World Class Teachers

A Guide to Understanding the New GCSE Scoring System and How it Affects Teachers

With GCSE results being released you may be concerned about how the new GCSE scoring system will affect teachers. Teachers and supply teachers in London will have to adapt their teaching approach to match the new curriculum, and marking systems will be set to change; meaning marking criteria’s will also receive a new makeover. This may be a hard transition for both students and teachers and we are already starting to see some negative side effects (such as effects on mental health), but hopefully – with time – we will see the benefits of this new scoring system.

Why this change?

30 years on from the GCSE system we’ve all grown to… understand, and now there’s quite a dramatic change – the main one being from alphabetic grading A*-G to numerical grading 9-1. What teachers in London really want to know is why.

In short, the idea behind this change in marking is to provide differentiation across students’ results – namely the top scoring students. The prediction is that fewer students will achieve grade 9 than current A* levels, with the statistics suggesting that 20% of students that gained an A-A* grade would now hold the equivalent grade 9.

How it affects teaching jobs

This will be a huge adjustment for any tutor, teacher or supply teacher and with the first results of this new system coming to fruition we can start to see the effects that it will have on classroom teaching. Some of the effects new GCSE scoring will have on teachers include:

  • Curriculum changes –

With the GCSE changes come more focus on exams and less on coursework. This obviously puts demand on both teacher and student to perform for one final exam; this could prove hard when teaching students with mixed abilities.

  • Exam factories –

This is a growing criticism amongst teachers and implies that the new system is ‘teaching to test’ by removing joy or any real wholesomeness gained from learning for its own sake.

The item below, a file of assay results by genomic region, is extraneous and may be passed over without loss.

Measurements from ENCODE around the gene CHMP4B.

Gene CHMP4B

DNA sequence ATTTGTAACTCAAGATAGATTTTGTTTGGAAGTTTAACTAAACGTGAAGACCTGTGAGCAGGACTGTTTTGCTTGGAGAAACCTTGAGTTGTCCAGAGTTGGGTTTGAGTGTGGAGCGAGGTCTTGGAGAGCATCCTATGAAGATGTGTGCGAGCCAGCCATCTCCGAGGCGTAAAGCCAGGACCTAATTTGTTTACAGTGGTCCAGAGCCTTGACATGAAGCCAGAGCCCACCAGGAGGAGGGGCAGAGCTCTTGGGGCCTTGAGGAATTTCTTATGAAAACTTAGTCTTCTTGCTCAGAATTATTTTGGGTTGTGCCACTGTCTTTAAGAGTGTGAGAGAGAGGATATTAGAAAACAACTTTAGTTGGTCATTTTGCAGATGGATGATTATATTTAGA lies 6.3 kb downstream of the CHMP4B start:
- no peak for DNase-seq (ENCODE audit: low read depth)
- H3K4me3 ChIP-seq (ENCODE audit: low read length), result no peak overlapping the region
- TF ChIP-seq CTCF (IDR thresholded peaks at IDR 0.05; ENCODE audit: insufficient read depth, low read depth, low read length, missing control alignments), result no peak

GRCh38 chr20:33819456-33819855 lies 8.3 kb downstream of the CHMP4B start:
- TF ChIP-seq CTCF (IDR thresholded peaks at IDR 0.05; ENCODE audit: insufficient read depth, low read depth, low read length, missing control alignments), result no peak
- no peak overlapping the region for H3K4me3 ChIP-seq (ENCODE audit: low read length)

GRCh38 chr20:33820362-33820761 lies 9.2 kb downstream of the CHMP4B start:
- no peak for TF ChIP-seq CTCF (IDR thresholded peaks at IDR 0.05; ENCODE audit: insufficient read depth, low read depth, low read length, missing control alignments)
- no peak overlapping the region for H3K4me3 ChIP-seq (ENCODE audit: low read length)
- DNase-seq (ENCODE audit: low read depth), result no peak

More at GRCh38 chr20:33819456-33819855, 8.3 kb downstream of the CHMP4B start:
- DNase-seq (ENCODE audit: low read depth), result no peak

• Struggling students –

Morale could be low across students as it is now considerably harder to achieve the highest grades. This may mean it will become harder to motive the classroom, especially with top grades falling to its lowest since 2007.

  • New marking criteria –

Teachers will have to adjust their marking strategy to reflect the new grading system, with more focus on written communication. However, the curriculum has been said to push more creative application in the sense of thinking around the subject.

  • Differing grading systems –

Teaching in the middle of this transition means that teachers have to adapt to both the new system and the old, two different grading systems across year groups can obviously cause confusion.

  • Decline in creative subjects –

Design and Technology entries declined by 32% while media, film and TV studies dropped by 26%. This is been argued by teachers to be the result of the focus on core subjects from the new GCSE system; prioritising academic subjects leads to a decline in teaching creative subjects.

  • Confusion –

Overall, confusion from both teachers and students will be the main effect on teaching in the next few years. Without knowledge on how the system actually works teachers will find it hard to determine what will be successful, especially with no revision materials and inadequate resources; the next few years will be a process but if trust is put into this new system from tutors teachers and supply teachers, hopefully, we will start to see its benefits.

Effects on students

How the new system affects students is a different story.  Issues of mental health have come to light recently, with complaints about exam stress rising teachers have criticised the effects of such a large change in the curriculum. The new GCSEs are said to be purposefully more challenging with more content to be learned, from reports of high anxiety to panic attacks, pressure in the classroom has been amplified past usual exam stress.

Supply teaching in London

If you’re thinking of becoming a supply teacher in London and find it daunting searching for teaching jobs in London, especially considering the new GCSE syllabus, then you could benefit from the support of World Class Teachers. Our service makes finding teaching jobs in London easy, with various events and outlets to connect with other supply teachers in London you can discuss with others ways to handle the new GCSE systems.

Register and submit your CV online today to start your search. If you need any more information about our supply teaching jobs in London then please don’t hesitate to call us on 0208 579 4501. Alternatively, you can contact us online, request a call back, or email us at for advice on any teaching jobs in London.